Friday Session 2015-09-09

> module FridaySession1 where
> import Test.QuickCheck

Play, play, play

The quickest way to get fluent in Haskell is by using the interpreter as a tutoring tool.

Try out things all the time.

E.g. you are investigating map and takeWhile:

 *FridaySession1> map (*2) [0..10]
 *FridaySession1> takeWhile (\n -> even n || n < 10) [0..]
 *FridaySession1> takeWhile (\n -> even n && n < 10) [0..]
 *FridaySession1> takeWhile (\n -> even n && n < 10) (map (*2) [0..]
     parse error (possibly incorrect indentation or mismatched brackets)
 *FridaySession1> takeWhile (\n -> even n && n < 10) (map (*2) [0..])

And so on

Using github and git

You can use the github interface and paste your homework directly into your repository.

But it is much more convenient to use git.

The most important git commands are:

 git clone <repository>

 git pull

 git add <file>

 git commit -m "first homework"

 git push

 man gittutorial

Here is a guide to the tutorials

About stack

The simplest way to use stack is this:

 stack exec ghci FridaySession1.lhs

For linux users it is convenient to add an alias to .bashrc.

 alias sghci="stack exec ghci"

Useful commands in GHCi

:q exits.

:m Data.List loads library module Data.List.

:r reloads the input file.

:t gives you the type of something.

:set +s turns on timing and memory measurements.

With let x = 5 you can store something in memory.

This also works for functions:

Prelude> let x = 10
Prelude> x + 5
Prelude> let f = (\n -> n + 7)
Prelude> f 10
Prelude> f x

Using QuickCheck for system investigation

See this introduction to QuickCheck testing.

Example: find out the difference between mod and rem

 quickCheckResult (\ m n -> rem m n == mod m n)

This gives exceptions, because of a division by 0 error. Change this to:

 quickCheckResult (\ m n -> n /= 0 ==> rem m n == mod m n) 

This gives:

 *** Failed! Falsifiable (after 9 tests and 5 shrinks):    

Now we see the difference:

 *FridaySession1> rem (-1) 2
 *FridaySession1> mod (-1) 2

We looked at the difference between the following two functions:

> f1, f2 :: Int -> Int
> f1 n = sum [1..n]
> f2 n = n*(n+1) `div` 2
> qTest1 = quickCheckResult (\ n -> f1 n == f2 n)

This fails with a negative number counterexample. Now revise the test:

> qTest2 = quickCheckResult (\ n -> n >= 0 ==> f1 n == f2 n)

This succeeds.

We also looked at functions for converting lists to properties and vice versa. The Eq a constraint on the type is crucial.

> list2prop :: Eq a => [a] -> a -> Bool
> list2prop = flip elem

To convert in the other direction we need a domain:

> prop2list :: [a] -> (a -> Bool) -> [a]
> prop2list domain p = filter p domain

But now that we see this definition, we realize that there is a simpler way:

> prop2list' = flip filter

Prefix vs. Infix

The + function is infix, i.e. we write 5 + 7 and not + 5 7. To make an infix function a prefix function, we bracket it:

Prelude> (+) 5 7
Prelude> (*) 5 7

To turn a prefix function to an infix function, use ` `:

Prelude> 4 `elem` [1..]

Infix operators have to be written with non-alphabet symbols. To define them we actually define their prefix equivalent:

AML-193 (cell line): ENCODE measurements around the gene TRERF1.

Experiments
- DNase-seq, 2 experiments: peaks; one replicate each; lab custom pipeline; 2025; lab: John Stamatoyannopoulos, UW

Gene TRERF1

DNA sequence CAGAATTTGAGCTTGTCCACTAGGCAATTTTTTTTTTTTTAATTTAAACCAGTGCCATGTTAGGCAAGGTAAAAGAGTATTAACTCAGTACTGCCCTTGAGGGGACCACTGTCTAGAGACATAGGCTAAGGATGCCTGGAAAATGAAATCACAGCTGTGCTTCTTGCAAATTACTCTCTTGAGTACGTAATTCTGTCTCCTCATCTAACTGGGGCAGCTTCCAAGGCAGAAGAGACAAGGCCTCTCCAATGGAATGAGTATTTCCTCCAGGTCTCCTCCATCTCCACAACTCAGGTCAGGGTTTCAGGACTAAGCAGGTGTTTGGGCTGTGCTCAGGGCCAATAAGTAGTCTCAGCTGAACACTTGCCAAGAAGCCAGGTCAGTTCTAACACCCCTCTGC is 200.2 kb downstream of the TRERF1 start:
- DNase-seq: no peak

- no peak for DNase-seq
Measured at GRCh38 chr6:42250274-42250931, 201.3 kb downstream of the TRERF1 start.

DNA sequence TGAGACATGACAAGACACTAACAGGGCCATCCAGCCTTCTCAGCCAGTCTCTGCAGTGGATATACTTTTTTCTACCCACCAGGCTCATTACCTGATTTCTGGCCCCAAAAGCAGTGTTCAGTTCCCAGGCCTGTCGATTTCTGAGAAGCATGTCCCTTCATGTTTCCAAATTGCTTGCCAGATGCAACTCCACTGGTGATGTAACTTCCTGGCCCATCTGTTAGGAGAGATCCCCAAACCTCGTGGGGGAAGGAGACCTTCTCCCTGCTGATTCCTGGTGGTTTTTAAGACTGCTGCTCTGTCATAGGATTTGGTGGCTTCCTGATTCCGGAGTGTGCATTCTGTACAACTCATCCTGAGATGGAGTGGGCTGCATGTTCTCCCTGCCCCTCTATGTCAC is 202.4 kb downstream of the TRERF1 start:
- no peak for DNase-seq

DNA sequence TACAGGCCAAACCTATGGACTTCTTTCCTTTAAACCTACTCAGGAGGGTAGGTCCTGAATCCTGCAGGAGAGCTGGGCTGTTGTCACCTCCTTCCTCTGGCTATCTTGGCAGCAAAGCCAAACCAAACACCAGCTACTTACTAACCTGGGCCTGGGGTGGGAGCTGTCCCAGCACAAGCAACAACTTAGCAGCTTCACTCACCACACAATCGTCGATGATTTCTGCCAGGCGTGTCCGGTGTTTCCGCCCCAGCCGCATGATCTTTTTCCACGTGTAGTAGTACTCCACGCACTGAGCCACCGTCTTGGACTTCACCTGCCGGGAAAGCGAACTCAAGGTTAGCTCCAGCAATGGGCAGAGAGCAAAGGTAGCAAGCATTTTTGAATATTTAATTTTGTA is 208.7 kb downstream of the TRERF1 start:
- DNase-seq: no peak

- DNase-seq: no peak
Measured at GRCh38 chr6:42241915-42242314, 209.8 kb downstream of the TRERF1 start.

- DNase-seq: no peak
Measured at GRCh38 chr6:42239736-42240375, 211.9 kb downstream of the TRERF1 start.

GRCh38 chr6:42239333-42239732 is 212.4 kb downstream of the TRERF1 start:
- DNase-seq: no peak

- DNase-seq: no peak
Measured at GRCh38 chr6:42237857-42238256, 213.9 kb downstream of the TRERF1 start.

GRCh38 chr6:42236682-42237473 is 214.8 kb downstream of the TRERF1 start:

> (<-->) :: Int -> Int -> Int
> (<-->) m n = m + n + 7
FridaySession1> 4 <--> 10

Types and Type Classes

The function map is fully polymorphic, here a and b can really be anything:

 map :: (a -> b) -> [a] -> [b]

Similarly, addition can work on many things: Integers, Reals, Fraction, ... But there are some things which it will not work on: Strings, Boys, ... To distinguish these, Haskell uses type classes. In this case, the class is called Num:

(+) :: Num a => a -> a -> a

Even 5 and 23984724 are not of a fixed type but can be instantiated in every type that is in the type class Num.

5 :: Num a => a
23984724 :: Num a => a
(+23984724) :: Num a => a -> a

Another type class is Eq. It contains all types for which we have an equality test. We need this for example in the definition of elem:

elem :: Eq a => a -> [a] -> Bool

Redundant matching and brackets

Here are two tools to clean up your code:


> bad_left_even :: (Int,Int) -> Bool
> bad_left_even (n,m) = (even n)

hlint says:

 FridaySession1.lhs:144:3: Suggestion: Use camelCase
   bad_left_even (n, m) = ...
 Why not:
   badLeftEven (n, m) = ...
 FridaySession1.lhs:144:25: Suggestion: Redundant bracket
   (even n)
 Why not:
   even n
 2 hints

ghci -Wall says:

FridaySession1.lhs:143:20: Warning: Defined but not used: ‘m’

A better version is thus:

> leftEven :: (Int,Int) -> Bool
> leftEven (n,_) = even n

Shiny and new: Foldable

In recent versions of GHC many functions which used to work only on lists are now more generic. This includes map and foldl. If map in your GHCI has this type, then you have the new stuff:

map :: (Foldable t) => (a -> b) -> t a -> t b

Think of this t as something like . For now and probably the rest of this course you can replace t a with [a] in your mind and in your own type definitions.

More information about this here on the Haskell wiki

Other Useful Links

GHCi on Acid


Hoogle lookup of reverse

Hoogle lookup of the type (a -> b) -> [a] -> [b]

GHC is full of lies - here is the blog post I mentioned.